Preserved For Good

Festival Issue 159 Feb, 2015

The preservation of food is not unique to Nepal; however, some preserved food items do happen to be quite unique.

Do you know where the word ‘kraut’ comes from? Yes, the very same word used in a derogative manner by Allied forces to address Germans during the two World Wars. Well, it is derived from ‘sauerkraut’. Now, what’s this sauerkraut? Well, it’s a German word that translates  ‘sour cabbage’, and is actually finely shredded cabbage that’s been fermented by various kinds of bacteria, so that it has a very long shelf life and can be eaten anytime. And, that’s what Nepal’s very own gundruk is, too. Fermented edibles like these have come down through the ages in various cultures all over the world. As is usually the case, a few went on to become extremely well known, such as sauerkraut in Europe, and gundruk in Nepal.  

Whether it is sauerkraut or gundruk, it is a fact that preserving food in good times to help in the bad ones is an ancient practice. In France, apparently, sauerkraut is known as choucroute; whatever the name it goes by in different countries, it was highly valued by sea-faring people, especially, because it prevented scurvy, the dreaded disease of the high seas. Funnily enough, during World War I, even though sauerkraut was also made in America, they renamed it ‘liberty cabbage’ since eating ‘sauerkraut’ was not exactly a patriotic thing to do!

Anyway, so much for the German version of the gundruk; now, let’s see how gundruk is made. First, the leftover leaves of radish, turnip, mustard, cauliflower, etc, are allowed to wilt for a couple of days. Then these leaves are shredded into small uneven pieces; in some cases, even the roots are shredded likewise. After this is done, the small pieces of leaves and roots are all packed tightly into a wooden container or a glass jar, which is then closed tightly. Now, it is kept out to dry in the sun for three to four days, at the end of which you’ll notice a strong smell emanating from it when it’s opened; the stronger the smell, the more the sourness due to higher acidic content. The contents are then taken out and dried for some more days in the sun, and your gundruk is done, ready to be devoured. 

It’s a simple enough process, and a very simple dish. However, it is a food that sustains and nourishes during the off-season, especially in the hilly and mountainous regions of Nepal where there’s likely to be a shortage of more nutritious agricultural produce during the harsh winter months. One must understand that when talking about Nepal’s ethnic cuisine, many cuisines of different regions have been derived from necessity rather than from choice. While some prosperous regions such as the Kathmandu valley excels in culinary variety, in remote regions, food like gundruk form part of a staple meal known as dheendo-gundruk. Dheendo, a porridge-like dish, is constituted from a mixture of maize and wheat, these being the produce that is usually grown in the hilly regions.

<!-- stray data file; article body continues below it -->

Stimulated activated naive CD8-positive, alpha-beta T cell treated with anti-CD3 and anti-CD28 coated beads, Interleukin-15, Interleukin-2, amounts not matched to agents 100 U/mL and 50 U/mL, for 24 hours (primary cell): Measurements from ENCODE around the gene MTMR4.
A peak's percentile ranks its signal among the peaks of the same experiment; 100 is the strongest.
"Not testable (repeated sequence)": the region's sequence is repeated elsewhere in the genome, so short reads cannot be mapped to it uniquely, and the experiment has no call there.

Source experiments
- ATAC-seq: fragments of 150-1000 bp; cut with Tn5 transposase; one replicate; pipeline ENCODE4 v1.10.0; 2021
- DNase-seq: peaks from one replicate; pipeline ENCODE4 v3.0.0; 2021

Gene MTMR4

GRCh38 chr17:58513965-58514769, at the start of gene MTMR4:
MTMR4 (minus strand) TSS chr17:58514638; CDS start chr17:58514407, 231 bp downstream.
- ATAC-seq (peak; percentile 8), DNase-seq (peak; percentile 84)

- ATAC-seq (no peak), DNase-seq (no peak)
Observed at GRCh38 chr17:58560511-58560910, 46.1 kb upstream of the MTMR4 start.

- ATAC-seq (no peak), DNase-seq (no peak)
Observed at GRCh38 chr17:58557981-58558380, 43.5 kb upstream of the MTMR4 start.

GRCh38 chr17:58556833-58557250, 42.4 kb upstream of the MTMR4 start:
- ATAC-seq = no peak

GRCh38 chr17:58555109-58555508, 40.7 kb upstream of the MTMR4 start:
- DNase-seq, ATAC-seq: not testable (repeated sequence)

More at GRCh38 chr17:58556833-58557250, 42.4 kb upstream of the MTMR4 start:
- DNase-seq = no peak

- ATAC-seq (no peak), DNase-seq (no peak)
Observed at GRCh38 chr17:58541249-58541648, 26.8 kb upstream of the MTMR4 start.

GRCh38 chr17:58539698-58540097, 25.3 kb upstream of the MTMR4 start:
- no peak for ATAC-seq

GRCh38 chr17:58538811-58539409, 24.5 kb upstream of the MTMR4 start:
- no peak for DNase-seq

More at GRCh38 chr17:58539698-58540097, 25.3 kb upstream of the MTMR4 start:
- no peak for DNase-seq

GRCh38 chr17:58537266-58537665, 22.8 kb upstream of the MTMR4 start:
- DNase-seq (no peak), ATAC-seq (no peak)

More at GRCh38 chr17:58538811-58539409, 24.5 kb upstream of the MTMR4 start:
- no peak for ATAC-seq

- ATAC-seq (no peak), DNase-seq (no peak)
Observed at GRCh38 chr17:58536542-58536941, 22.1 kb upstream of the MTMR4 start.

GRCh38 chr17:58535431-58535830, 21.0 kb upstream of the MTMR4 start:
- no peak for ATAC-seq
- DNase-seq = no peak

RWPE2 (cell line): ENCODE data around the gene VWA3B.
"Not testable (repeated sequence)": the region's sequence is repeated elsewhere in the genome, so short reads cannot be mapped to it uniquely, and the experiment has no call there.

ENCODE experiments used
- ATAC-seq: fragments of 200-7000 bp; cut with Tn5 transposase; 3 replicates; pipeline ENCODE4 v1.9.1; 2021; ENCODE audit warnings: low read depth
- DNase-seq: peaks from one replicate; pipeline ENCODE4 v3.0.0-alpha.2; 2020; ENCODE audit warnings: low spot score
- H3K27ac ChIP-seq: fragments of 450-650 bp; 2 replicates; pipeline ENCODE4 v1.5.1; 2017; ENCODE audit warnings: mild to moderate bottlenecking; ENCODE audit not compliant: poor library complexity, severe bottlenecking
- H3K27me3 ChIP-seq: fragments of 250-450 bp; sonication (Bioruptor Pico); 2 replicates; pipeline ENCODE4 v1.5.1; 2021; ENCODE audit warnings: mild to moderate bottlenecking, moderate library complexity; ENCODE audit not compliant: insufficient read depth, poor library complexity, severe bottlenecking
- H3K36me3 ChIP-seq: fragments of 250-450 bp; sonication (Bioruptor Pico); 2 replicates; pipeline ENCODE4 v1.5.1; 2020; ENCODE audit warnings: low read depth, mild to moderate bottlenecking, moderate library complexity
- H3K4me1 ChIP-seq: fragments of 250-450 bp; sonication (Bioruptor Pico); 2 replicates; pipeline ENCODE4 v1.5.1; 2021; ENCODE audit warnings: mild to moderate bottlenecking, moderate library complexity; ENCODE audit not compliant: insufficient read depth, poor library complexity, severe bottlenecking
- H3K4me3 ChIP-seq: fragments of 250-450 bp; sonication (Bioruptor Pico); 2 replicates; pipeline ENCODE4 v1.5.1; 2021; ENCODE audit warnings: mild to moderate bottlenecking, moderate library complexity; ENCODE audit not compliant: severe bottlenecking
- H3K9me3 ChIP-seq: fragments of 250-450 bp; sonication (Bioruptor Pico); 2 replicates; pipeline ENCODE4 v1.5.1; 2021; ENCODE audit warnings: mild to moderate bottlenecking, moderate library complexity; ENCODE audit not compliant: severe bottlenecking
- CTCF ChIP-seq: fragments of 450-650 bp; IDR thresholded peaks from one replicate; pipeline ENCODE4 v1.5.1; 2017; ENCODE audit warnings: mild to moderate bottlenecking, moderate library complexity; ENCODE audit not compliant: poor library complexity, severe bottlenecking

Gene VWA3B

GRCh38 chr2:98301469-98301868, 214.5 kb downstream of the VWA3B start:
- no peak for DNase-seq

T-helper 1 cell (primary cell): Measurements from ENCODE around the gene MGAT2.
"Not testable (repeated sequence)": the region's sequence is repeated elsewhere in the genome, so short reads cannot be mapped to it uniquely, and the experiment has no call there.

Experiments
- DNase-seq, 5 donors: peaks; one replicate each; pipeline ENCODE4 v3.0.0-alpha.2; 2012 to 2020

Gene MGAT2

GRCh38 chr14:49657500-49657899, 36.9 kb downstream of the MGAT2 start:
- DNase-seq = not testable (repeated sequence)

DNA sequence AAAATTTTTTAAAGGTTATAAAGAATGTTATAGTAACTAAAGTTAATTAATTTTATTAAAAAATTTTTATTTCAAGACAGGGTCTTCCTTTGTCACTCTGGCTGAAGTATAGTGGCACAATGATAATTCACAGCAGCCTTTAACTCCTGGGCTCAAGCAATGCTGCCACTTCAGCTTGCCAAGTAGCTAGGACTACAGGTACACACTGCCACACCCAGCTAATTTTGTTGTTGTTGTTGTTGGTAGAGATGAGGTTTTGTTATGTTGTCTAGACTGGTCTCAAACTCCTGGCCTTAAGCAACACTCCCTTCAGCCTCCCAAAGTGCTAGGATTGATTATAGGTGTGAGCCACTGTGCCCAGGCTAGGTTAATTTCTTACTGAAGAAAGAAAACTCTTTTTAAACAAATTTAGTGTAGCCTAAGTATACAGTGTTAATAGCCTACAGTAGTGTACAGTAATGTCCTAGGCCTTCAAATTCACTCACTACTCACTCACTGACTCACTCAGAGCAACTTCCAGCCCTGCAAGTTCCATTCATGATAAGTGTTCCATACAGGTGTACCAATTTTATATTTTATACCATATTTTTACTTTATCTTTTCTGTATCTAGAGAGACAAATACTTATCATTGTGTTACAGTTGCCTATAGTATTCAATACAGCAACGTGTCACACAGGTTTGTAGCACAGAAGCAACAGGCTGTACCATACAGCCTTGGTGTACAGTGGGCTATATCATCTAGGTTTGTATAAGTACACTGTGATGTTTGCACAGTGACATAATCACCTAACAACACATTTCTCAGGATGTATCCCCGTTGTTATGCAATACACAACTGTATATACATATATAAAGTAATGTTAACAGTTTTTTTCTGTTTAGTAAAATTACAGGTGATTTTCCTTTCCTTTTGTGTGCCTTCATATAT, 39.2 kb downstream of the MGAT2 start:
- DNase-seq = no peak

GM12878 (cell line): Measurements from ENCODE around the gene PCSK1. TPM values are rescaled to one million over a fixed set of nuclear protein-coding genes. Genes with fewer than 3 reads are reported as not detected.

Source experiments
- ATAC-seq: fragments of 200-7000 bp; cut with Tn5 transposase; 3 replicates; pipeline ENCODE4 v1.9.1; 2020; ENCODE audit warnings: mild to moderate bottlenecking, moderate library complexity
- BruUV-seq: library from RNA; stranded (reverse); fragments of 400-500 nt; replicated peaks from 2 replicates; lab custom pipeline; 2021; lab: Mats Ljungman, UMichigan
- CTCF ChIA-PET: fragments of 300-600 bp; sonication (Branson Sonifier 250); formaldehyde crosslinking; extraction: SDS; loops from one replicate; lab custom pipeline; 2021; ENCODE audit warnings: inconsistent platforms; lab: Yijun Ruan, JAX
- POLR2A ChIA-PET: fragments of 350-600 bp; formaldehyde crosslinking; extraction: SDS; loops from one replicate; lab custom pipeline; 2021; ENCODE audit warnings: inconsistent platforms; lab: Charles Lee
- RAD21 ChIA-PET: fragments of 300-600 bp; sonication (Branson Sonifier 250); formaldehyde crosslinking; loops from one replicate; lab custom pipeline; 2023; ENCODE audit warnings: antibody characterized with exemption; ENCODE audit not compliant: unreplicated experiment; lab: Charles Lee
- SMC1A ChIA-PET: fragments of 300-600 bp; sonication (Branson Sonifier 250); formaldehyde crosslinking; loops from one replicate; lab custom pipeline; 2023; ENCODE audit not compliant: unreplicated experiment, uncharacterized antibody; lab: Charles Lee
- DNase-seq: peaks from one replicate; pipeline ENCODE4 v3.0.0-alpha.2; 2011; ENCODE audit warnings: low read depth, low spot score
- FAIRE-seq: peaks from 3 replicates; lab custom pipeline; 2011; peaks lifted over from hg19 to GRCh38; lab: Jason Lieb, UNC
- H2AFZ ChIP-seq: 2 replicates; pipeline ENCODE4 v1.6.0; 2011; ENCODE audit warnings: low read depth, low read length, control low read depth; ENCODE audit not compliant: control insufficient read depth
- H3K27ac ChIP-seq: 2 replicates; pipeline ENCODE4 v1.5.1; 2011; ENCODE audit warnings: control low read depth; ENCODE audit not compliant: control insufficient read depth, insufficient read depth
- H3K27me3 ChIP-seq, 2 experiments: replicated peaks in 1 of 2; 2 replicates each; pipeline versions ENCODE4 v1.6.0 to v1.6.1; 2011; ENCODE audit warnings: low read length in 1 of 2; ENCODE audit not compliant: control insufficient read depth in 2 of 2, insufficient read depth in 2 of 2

The national staple, rice, is more often than not a scarce commodity, and more expensive, too. Dheendo, while it is pretty filling and nutritious, is somewhat bland, and so, this is where gundruk comes into the picture, because gundruk, when pickled and spiced with various condiments, or in a soup-form (gundruk ko jhol), adds to the taste. Another pickle that is commonly eaten along with dheendo-gundruk is sinki, which is another fermented product, this one made of roots of carrots, and comes in the form of a spicy pickle. Just as gundruk can last for ages, sinki too can be preserved for quite a long time. You could compare dheendo-gundruk-sinki to the popular daal-bhaat-tarkari. Another thing to be noted here is that, sometimes, so as to impart a sourer flavor, gundruk is prepared by storing the raw materials under cow dung for a few days. Anything for better taste is what we say!

There are of course other foods that are also preserved, such as sukuti (jerky meat), which is prepared by keeping lumps of meat hanging over a fire or in the bright sunlight for some days. Sukuti can be eaten raw, or it can go towards the creation of many tasty dishes; however it’s eaten, it’s a very popular delicacy that goes particularly well with a drink or two. Two great dishes made from preserved food is unique to the Newar community—it’s known as takha (means frozen stuff) and sanya khuna (sanya means dried fish and khuna means boiled or cooked). The combination is very popular among the valley’s Newars, and is particularly meant to be eaten during the winter. Takha is prepared from some particular parts of buffalo meat, such as the skin as well as the meat and cartilage from the head and the neck; small pieces of which are boiled in water for some time, and then frozen to form a jelly-like soup. Small dried freshwater fish are used to make sanya khuna, which are fried in mustard oil prior to boiling with soup extracted while making takha. Plenty of spices (including quite a bit of chili), lime, coriander, etc. are added to this and then it is allowed to freeze naturally in an earthenware container. Both takha and sanya khuna are really tongue tingling dishes that provide instant warmth, and what’s more, they can last for a week or more. 

Well, these are some of Nepal’s more unique preserved foods and foods made out of preserved food. While you may relish their taste, be warned that sanya khuna, especially, can be quite a ‘hot’ experience!